The show is on view till 30th November 2013.

Vibrancies of Third Eye
( A work by Rajpal Sharma)
D D Neroy Art Gallery, Mumbai presents a solo show of art works by artist Rajpal Sharma.
The works are rendered in watercolours and acrylic on canvas and depict the artist’s exploration of the spiritual side.

The show titled, ‘Vibrancies of Third Eye’, mostly displays works rendered in figuration and the works exude a calm and tranquil effect on the viewer. 

The show is on view till 15th November 2013.

(News reports by Sushma Sabnis)


Malayali woman as muse
Rajiv Peethambaran’s paintings on show at Durbar Hall capture the beauty of Kerala’s woman
( Feminine Inspiration by Rajiv Peethambaran)
There is an old-Kerala charm to the gallery at Durbar Hall Art Centre. With its tall walls and wooden floors, dim lights and gentle drone from a shruti box, the setting is perfect for Rajiv Peethambaran’s art show of traditional Malayali women — ‘Keralee’. Dressed in chatta-and-mundu, or in white-and-gold saris, Rajiv’s women are often in temples or by paddy fields; one plays a sitar at a nalukettu courtyard, and another dreams into the distance from a balcony.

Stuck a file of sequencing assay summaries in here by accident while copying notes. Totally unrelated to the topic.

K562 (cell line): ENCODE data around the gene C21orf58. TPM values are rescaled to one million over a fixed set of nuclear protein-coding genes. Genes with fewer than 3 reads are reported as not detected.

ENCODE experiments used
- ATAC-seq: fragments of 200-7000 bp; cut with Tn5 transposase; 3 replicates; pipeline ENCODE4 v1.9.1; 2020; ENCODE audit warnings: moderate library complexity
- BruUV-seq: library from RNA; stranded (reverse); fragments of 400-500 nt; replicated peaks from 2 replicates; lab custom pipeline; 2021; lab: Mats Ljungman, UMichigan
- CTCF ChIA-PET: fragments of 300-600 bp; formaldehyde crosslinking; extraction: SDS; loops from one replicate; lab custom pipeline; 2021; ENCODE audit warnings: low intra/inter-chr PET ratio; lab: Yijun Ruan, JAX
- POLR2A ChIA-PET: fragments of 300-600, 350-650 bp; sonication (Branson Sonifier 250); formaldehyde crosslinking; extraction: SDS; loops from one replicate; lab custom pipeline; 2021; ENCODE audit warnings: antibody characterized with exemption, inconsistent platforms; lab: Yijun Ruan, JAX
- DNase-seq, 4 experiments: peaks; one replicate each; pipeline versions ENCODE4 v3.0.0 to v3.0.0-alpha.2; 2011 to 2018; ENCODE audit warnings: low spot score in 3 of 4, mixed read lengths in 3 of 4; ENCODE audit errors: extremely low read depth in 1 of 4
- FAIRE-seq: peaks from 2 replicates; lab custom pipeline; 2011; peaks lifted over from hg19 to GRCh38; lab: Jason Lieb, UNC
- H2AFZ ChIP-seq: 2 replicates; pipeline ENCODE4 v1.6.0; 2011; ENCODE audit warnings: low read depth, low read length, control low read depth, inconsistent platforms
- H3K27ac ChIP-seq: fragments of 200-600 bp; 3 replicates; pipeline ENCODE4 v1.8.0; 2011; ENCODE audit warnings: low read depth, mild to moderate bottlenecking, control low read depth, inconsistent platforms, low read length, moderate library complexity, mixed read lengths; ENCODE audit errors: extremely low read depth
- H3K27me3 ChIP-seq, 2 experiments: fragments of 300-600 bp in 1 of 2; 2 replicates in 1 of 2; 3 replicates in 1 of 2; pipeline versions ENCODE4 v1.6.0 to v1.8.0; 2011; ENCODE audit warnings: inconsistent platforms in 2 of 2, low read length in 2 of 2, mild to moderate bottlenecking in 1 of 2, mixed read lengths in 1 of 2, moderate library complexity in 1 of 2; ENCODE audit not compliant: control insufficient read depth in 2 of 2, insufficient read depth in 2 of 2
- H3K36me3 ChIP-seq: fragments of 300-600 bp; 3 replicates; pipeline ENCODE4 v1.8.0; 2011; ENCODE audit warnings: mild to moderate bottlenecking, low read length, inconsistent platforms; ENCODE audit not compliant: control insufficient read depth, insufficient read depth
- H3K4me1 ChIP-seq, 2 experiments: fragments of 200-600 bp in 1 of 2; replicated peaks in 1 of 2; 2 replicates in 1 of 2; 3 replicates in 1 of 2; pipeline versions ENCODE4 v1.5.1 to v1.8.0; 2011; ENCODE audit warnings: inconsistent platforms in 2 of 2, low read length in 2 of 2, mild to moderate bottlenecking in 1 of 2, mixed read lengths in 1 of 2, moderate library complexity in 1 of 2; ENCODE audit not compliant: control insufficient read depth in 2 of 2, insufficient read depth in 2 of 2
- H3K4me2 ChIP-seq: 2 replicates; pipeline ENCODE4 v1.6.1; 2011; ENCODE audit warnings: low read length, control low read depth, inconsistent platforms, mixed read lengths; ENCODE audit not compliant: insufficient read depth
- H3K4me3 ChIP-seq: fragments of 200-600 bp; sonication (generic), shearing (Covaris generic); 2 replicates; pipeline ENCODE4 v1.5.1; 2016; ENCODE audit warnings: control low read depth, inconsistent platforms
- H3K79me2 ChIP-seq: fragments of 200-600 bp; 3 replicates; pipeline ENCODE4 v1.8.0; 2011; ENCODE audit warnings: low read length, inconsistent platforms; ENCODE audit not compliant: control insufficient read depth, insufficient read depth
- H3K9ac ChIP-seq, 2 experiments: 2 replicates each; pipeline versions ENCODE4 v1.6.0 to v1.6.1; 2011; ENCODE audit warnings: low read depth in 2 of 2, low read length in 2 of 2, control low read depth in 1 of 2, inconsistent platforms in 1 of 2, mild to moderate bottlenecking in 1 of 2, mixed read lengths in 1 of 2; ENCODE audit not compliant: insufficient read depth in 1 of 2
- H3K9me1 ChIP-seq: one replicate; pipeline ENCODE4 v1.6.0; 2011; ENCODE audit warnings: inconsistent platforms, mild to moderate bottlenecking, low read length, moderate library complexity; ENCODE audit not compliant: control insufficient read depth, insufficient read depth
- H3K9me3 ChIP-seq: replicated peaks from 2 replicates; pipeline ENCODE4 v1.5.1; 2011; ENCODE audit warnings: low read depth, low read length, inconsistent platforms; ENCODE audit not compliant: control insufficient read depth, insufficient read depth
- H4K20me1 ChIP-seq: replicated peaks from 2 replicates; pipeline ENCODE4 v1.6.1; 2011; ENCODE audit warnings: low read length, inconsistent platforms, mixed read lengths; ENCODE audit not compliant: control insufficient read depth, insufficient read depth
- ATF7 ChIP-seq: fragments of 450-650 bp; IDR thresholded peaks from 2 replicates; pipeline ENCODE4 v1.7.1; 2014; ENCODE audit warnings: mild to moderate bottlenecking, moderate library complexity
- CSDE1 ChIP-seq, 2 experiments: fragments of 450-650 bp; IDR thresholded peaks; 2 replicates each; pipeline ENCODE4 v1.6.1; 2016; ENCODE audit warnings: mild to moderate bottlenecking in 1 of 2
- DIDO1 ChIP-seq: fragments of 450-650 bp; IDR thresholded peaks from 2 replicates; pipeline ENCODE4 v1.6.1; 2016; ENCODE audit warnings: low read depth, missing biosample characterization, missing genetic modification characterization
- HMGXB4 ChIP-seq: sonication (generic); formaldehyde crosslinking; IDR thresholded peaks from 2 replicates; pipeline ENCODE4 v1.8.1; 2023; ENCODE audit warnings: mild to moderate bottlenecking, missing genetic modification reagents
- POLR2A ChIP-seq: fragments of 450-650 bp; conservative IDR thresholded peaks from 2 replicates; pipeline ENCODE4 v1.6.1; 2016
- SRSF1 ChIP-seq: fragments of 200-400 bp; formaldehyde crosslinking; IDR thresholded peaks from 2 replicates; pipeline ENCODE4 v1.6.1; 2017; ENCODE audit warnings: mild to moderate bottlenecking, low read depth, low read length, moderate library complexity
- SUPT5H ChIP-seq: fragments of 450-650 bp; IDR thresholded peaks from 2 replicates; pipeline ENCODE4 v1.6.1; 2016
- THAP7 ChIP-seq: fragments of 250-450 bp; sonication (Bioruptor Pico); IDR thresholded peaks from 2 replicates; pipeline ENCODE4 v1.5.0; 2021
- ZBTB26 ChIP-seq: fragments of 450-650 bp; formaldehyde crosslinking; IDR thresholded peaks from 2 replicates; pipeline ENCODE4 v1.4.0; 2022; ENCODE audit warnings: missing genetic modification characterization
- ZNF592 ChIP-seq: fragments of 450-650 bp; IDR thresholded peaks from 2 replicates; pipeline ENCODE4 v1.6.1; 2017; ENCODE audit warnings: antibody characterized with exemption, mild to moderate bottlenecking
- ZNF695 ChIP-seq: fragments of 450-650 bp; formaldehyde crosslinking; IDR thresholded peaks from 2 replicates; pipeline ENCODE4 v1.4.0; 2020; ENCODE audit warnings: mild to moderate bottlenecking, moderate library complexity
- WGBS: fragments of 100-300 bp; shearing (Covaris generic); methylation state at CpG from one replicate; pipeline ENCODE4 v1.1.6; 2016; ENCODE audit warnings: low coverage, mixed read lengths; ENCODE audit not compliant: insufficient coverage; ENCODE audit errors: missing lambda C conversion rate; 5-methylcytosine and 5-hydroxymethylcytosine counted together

The Malayali woman has always been his muse, says Rajiv. He began painting while in school, at first with water colours and later with oils, mostly trying to recreate Raja Ravi Varma’s works. “His paintings were printed in magazines and newspapers, and I used to cut them out and collect them. I learnt the basics of painting from observing Ravi Varma’s work; he has always been my inspiration,” says Rajiv.
Alongside painting, Rajiv held a regular job as a web designer but quit last year, at 30, to focus on this exhibition, which is his first.
(Artist Rajiv Peethambaran)
He began work for the show last November, starting with photoshoots of models in traditional attire at places such as Hill Palace, and Cherthala, his hometown. “A friend and I styled the costumes we wanted each woman to wear, and we composed the frame well before the shoot,” says Rajiv.